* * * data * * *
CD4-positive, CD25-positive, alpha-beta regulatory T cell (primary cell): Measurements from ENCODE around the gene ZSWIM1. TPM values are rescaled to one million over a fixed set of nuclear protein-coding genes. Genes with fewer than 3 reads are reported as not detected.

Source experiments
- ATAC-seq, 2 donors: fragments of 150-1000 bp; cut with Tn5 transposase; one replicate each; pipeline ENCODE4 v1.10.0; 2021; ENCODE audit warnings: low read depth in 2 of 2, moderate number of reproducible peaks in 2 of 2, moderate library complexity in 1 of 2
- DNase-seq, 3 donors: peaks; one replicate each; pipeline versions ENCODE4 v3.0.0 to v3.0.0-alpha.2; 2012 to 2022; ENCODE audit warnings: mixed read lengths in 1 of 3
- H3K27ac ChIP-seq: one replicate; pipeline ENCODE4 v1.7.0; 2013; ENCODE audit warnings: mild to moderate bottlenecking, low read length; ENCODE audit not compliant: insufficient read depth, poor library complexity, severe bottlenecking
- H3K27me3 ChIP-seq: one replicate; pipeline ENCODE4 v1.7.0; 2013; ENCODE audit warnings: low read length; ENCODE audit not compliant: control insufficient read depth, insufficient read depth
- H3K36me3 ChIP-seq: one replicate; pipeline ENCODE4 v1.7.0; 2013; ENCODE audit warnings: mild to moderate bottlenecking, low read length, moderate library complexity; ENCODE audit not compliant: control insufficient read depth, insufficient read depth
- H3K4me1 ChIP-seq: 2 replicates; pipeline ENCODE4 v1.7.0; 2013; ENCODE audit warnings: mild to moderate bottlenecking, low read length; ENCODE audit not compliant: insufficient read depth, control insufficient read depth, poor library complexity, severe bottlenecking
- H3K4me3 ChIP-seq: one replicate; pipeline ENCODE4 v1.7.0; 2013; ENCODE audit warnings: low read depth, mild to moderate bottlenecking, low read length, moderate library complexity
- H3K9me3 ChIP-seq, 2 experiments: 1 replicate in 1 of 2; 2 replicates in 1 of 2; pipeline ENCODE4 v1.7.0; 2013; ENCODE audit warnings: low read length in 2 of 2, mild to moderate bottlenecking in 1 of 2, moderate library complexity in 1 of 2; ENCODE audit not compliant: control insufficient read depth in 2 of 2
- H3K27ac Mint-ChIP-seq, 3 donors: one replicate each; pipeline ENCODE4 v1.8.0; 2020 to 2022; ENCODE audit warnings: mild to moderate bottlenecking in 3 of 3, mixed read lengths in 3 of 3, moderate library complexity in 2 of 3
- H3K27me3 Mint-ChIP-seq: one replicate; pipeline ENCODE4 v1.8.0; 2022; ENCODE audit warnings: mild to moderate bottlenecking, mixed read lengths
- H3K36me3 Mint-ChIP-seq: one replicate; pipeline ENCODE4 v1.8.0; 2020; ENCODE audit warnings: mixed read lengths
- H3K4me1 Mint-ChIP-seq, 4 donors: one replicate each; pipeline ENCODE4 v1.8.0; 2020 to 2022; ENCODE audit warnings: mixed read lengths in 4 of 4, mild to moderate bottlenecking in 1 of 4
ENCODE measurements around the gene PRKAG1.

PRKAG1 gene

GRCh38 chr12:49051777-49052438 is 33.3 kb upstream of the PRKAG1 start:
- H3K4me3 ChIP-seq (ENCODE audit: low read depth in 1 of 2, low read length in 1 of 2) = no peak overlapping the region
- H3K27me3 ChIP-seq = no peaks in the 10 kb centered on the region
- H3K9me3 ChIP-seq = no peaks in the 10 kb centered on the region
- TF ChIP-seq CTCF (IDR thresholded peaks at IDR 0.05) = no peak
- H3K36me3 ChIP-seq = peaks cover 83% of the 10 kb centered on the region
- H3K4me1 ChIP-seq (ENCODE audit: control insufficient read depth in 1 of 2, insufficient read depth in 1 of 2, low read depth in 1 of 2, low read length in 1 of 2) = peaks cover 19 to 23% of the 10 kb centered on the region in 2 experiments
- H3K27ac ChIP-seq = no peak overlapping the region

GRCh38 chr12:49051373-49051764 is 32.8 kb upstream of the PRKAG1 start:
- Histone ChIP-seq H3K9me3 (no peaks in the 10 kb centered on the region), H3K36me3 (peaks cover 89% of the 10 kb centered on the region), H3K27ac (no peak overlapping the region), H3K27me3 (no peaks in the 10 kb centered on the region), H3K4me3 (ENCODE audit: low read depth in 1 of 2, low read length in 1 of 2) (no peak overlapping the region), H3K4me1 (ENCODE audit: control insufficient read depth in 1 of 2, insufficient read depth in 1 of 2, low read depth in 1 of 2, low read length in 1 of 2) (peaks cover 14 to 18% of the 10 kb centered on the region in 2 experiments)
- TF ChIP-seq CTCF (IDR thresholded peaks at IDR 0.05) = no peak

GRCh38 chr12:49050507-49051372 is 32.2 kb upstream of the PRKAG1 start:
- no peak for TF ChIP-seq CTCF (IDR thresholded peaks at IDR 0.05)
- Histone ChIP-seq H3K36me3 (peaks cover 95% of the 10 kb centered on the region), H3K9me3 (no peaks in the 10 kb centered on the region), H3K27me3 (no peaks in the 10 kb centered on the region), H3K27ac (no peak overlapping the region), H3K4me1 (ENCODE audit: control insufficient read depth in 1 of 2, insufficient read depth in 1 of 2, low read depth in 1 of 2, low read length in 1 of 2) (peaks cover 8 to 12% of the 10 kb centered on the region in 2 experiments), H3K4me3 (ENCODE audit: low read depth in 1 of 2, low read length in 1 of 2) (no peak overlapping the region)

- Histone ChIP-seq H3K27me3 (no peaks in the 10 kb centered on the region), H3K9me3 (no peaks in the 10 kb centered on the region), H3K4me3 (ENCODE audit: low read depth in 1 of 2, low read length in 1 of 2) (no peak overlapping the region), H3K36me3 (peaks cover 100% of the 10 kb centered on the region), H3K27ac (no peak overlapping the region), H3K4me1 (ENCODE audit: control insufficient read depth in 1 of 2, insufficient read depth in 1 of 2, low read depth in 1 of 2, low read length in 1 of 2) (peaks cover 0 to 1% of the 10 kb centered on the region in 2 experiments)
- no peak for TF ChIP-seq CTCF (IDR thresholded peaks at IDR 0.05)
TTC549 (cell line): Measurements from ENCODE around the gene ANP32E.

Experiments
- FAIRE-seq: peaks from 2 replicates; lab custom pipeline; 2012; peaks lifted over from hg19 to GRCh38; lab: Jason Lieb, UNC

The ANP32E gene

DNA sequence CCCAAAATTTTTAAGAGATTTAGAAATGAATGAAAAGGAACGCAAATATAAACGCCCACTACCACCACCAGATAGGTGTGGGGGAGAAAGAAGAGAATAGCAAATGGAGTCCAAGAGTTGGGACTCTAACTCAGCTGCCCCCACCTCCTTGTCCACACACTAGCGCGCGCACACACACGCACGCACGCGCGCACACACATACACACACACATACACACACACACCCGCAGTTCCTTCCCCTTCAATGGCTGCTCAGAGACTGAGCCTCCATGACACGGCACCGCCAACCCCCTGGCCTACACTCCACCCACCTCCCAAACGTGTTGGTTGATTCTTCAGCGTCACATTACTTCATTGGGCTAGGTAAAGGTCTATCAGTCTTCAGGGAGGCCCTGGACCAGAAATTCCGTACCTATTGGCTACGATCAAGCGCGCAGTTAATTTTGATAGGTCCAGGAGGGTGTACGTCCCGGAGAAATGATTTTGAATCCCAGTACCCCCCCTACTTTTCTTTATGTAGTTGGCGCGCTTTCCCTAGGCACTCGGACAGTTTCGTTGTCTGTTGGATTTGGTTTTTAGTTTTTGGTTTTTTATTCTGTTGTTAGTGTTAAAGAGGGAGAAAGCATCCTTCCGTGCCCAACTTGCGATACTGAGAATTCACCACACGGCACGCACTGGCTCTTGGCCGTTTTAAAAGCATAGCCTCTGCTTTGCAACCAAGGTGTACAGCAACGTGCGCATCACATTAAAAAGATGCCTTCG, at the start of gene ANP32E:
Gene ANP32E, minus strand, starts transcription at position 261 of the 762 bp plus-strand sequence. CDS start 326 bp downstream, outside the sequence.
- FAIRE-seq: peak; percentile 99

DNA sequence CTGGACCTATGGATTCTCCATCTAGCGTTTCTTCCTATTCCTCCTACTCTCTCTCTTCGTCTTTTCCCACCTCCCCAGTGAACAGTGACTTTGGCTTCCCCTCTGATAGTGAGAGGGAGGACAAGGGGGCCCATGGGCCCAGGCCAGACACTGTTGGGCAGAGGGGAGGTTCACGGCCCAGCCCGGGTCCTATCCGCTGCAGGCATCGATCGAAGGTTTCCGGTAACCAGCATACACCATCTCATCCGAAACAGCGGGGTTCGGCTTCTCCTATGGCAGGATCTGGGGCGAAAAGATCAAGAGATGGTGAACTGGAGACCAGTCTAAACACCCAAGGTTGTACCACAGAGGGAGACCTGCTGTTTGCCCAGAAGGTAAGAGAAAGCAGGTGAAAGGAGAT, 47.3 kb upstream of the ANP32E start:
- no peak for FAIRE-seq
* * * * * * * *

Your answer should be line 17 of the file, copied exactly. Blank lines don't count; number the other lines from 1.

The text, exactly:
GRCh38 chr12:49051777-49052438 is 33.3 kb upstream of the PRKAG1 start: